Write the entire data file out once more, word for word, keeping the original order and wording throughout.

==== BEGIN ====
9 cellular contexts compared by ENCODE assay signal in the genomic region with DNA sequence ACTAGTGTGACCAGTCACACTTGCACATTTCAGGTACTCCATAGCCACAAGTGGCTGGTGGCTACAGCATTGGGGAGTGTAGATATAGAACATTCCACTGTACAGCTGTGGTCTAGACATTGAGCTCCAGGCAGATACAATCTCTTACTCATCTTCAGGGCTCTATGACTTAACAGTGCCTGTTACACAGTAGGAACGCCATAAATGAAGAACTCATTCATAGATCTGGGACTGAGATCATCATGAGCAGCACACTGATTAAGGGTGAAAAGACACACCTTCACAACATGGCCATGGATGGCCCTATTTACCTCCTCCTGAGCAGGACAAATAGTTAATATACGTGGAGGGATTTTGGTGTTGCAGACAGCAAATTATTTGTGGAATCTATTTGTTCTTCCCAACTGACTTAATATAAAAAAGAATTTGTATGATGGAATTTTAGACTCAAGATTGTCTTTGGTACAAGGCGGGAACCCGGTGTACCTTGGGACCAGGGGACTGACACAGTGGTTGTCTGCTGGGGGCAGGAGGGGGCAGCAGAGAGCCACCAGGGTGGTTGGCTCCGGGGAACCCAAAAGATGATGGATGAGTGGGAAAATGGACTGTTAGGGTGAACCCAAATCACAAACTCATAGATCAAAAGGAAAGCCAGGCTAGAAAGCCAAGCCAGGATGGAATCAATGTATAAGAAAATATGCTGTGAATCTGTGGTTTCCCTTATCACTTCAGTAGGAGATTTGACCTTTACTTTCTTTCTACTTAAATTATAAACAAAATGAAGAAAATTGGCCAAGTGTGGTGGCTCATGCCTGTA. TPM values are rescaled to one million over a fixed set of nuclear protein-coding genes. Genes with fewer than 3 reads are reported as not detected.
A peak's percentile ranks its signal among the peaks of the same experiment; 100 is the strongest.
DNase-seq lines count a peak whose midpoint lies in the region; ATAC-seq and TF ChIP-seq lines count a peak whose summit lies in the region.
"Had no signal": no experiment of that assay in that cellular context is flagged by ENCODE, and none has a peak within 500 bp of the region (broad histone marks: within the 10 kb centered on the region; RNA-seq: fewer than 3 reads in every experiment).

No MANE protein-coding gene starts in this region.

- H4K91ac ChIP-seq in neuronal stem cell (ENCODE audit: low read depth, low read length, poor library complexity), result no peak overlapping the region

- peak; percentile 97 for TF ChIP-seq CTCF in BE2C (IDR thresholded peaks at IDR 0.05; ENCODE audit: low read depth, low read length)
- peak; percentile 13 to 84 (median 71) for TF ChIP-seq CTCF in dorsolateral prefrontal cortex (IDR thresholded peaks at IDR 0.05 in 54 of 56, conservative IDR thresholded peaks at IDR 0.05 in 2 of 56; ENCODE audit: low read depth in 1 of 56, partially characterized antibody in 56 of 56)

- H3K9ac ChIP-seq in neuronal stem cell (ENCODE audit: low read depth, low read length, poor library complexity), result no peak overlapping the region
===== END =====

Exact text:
9 cellular contexts compared by ENCODE assay signal in the genomic region with DNA sequence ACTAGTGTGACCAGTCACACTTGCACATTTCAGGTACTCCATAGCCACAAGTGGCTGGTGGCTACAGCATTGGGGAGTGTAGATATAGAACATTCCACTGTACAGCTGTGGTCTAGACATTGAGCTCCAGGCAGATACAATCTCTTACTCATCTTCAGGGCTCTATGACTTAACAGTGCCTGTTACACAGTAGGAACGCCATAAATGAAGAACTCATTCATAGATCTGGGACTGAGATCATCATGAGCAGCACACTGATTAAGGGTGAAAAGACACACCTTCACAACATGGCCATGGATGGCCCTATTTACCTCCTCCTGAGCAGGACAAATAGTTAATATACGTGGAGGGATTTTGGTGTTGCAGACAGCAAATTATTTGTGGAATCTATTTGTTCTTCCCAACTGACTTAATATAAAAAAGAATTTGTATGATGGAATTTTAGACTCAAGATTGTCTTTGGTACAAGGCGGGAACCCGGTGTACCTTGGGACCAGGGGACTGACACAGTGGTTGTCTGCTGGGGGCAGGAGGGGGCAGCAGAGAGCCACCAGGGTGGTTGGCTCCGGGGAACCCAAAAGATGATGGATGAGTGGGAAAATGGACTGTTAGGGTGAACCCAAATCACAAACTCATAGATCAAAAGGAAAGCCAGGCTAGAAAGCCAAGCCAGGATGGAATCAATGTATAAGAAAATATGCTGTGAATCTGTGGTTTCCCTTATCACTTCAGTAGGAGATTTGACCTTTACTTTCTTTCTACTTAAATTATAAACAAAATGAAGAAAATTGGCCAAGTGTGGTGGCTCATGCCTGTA. TPM values are rescaled to one million over a fixed set of nuclear protein-coding genes. Genes with fewer than 3 reads are reported as not detected.
A peak's percentile ranks its signal among the peaks of the same experiment; 100 is the strongest.
DNase-seq lines count a peak whose midpoint lies in the region; ATAC-seq and TF ChIP-seq lines count a peak whose summit lies in the region.
"Had no signal": no experiment of that assay in that cellular context is flagged by ENCODE, and none has a peak within 500 bp of the region (broad histone marks: within the 10 kb centered on the region; RNA-seq: fewer than 3 reads in every experiment).

No MANE protein-coding gene starts in this region.

- H4K91ac ChIP-seq in neuronal stem cell (ENCODE audit: low read depth, low read length, poor library complexity), result no peak overlapping the region

- peak; percentile 97 for TF ChIP-seq CTCF in BE2C (IDR thresholded peaks at IDR 0.05; ENCODE audit: low read depth, low read length)
- peak; percentile 13 to 84 (median 71) for TF ChIP-seq CTCF in dorsolateral prefrontal cortex (IDR thresholded peaks at IDR 0.05 in 54 of 56, conservative IDR thresholded peaks at IDR 0.05 in 2 of 56; ENCODE audit: low read depth in 1 of 56, partially characterized antibody in 56 of 56)

- H3K9ac ChIP-seq in neuronal stem cell (ENCODE audit: low read depth, low read length, poor library complexity), result no peak overlapping the region